Similar practices in other areas of the Mongol EmpireEdit

Bukhara and Samarqand were visited by Changchun. At the same time the Mongols imported Central Asian Muslims to serve as administrators in China, the Mongols also sent Han Chinese and Khitans from China to serve as administrators over the Muslim population in Bukhara and Samarqand in Central Asia, using foreigners to curtail the power of the local peoples of both lands. The surname of Li was held by one of Yelu Ahai's staff of Han Chinese. There were various Chinese craftsmen. Tangut, Khitan and Han Chinese took control over gardens and fields from the Muslims.[41] Han Chinese were moved to Central Asian areas like Besh Baliq, Almaliq, and Samarqand by the Mongols where they worked as artisans and farmers.[42] Alans were recruited into the Mongol forces with one unit called "Right Alan Guard" which was combined with "recently surrendered" soldiers, Mongols, and Chinese soldiers stationed in the area of the former Kingdom of Qocho and in Besh Balikh the Mongols established a Chinese military colony led by Chinese general Qi Kongzhi (Ch'i Kung-chih).[43]

After the Mongol conquest by Genghis Khan, foreigners were chosen as administrators and co-management with Chinese and Qara-Khitays (Khitans) of gardens and fields in Samarqand was put upon the Muslims as a requirement since Muslims were not allowed to manage without them.[44][45]

The Mongol appointed Governor of Samarqand was a Qara-Khitay (Khitan), held the title Taishi, familiar with Chinese culture his name was Ahai.[44]

Muslims viewed Chagatai Khan with negativity and hostility because Chagatai Khan strictly enforced Mongol Yasa law against Islamic Shariah law banning Halal animal slaughter and Islamic prayer ritual ablution as well as the Islamic legal system. The Uyghur steward Vajir was accused of poisoning Chagatai Khan to death in 1242 by his wife Yisulun.[46][47]

Han Chinese officials and colonists were sent by the Mongol Yuan dynasty to areas of Lingbei province (和宁路 益蘭州 謙州).[48]

The 1258 Baghdad siege involved a Chinese officer. Each of Eurasia's ends saw their specialists moved to the other end under the Mongols. The Yenisei area had a community of weavers of Chinese origin and Samarkand and Outer Mongolia both had artisans of Chinese origin seen by Changchun.[49]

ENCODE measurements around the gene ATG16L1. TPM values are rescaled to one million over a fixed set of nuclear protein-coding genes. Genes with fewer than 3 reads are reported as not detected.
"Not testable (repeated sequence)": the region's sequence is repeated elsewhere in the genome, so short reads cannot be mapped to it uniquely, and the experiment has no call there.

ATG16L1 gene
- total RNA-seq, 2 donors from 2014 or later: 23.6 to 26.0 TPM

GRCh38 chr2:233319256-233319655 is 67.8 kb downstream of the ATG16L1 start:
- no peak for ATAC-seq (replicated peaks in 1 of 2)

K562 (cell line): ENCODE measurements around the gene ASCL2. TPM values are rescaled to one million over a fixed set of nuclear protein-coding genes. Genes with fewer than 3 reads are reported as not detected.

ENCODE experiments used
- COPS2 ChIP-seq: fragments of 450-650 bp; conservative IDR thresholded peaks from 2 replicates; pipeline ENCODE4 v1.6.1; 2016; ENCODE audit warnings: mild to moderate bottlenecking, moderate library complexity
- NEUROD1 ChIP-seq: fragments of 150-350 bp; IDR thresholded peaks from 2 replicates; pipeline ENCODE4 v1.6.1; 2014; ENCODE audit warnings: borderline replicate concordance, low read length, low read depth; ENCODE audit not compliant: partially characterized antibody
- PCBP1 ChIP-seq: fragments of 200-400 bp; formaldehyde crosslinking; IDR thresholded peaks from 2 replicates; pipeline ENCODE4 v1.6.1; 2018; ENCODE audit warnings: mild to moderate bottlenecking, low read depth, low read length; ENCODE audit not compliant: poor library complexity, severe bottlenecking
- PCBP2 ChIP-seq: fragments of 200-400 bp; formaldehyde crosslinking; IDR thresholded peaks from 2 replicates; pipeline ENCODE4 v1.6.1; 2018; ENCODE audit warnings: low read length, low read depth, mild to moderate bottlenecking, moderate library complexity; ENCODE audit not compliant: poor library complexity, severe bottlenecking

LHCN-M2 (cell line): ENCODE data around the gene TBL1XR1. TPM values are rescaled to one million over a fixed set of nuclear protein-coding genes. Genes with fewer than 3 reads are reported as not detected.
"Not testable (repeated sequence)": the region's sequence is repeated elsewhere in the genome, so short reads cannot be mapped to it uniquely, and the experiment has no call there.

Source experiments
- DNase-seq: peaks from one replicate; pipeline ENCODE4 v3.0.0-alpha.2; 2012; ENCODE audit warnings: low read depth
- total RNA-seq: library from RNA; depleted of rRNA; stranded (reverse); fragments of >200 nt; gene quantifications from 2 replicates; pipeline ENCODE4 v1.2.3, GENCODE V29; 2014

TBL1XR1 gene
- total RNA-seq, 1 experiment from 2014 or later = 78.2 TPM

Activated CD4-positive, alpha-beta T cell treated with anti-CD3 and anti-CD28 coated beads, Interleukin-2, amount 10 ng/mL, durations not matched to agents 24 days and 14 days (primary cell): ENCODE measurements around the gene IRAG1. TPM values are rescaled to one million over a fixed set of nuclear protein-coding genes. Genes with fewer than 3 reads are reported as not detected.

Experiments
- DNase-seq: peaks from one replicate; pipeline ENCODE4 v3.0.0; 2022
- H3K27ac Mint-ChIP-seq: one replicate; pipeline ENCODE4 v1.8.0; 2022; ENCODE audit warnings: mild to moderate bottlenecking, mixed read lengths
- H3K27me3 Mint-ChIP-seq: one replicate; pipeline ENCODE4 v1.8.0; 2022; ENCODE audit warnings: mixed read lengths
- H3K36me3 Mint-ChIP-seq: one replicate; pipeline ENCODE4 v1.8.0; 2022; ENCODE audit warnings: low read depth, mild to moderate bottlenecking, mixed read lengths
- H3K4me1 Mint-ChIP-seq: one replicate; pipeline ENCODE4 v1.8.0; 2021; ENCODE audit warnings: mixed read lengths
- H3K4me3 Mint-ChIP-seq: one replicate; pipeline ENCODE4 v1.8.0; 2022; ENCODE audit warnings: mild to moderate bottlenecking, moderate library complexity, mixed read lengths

DiscriminationEdit

Yuan dynastyEdit

Genghis Khan and the following Yuan emperors forbade Islamic practices like Halal butchering, forcing Mongol methods of butchering animals on Muslims, and other restrictive degrees continued. Muslims had to slaughter sheep in secret.[50] Genghis Khan directly called Muslims and Jews "slaves", and demanded that they follow the Mongol method of eating rather than the halal method. Circumcision was also forbidden. Jews were also affected, and forbidden by the Mongols to eat Kosher.[51][52] Toward the end, corruption and the persecution became so severe that Muslim Generals joined Han Chinese in rebelling against the Mongols. The Ming founder Zhu Yuanzhang had Muslim Generals like Lan Yu who rebelled against the Mongols and defeated them in combat. Some Muslim communities had the name in Chinese which meant "barracks" and also mean "thanks"; many Hui Muslims claim it is because that they played an important role in overthrowing the Mongols and it was named in thanks by the Han Chinese for assisting them.[53]

The Muslims in the semu class also revolted against the Yuan dynasty in the Ispah Rebellion but the rebellion was crushed and the Muslims were massacred by the Yuan loyalist commander Chen Youding. After the massacre, the remaining Jews and Muslims escaped. Some were back to their own country, but some like Jews escaped to Guangdong.

Anti-Muslim persecution by the Yuan dynasty and Ispah rebellionEdit

The Yuan dynasty started passing anti-Muslim and anti-Semu laws and getting rid of Semu Muslim privileges towards the end of the Yuan dynasty, in 1340 forcing them to follow Confucian principles in marriage regulations, in 1329 all foreign holy men including Muslims had tax exemptions revoked, in 1328 the position of Muslim Qadi was abolished after its powers were limited in 1311. In the middle of the 14th century this caused Muslims to start rebelling against Mongol Yuan rule and joining rebel groups. In 1357-1367 the Yisibaxi Muslim Persian garrison started the Ispah rebellion against the Yuan dynasty in Quanzhou and southern Fujian. Persian merchants Amin ud-Din (Amiliding) and Saif ud-Din) Saifuding led the revolt. Persian official Yawuna assassinated both Amin ud-Din and Saif ud-Din in 1362 and took control of the Muslim rebel forces. The Muslim rebels tried to strike north and took over some parts of Xinghua but were defeated at Fuzhou two times and failed to take it. Yuan provincial loyalist forces from Fuzhou defeated the Muslim rebels in 1367 after A Muslim rebel officer named Jin Ji defected from Yawuna.[54]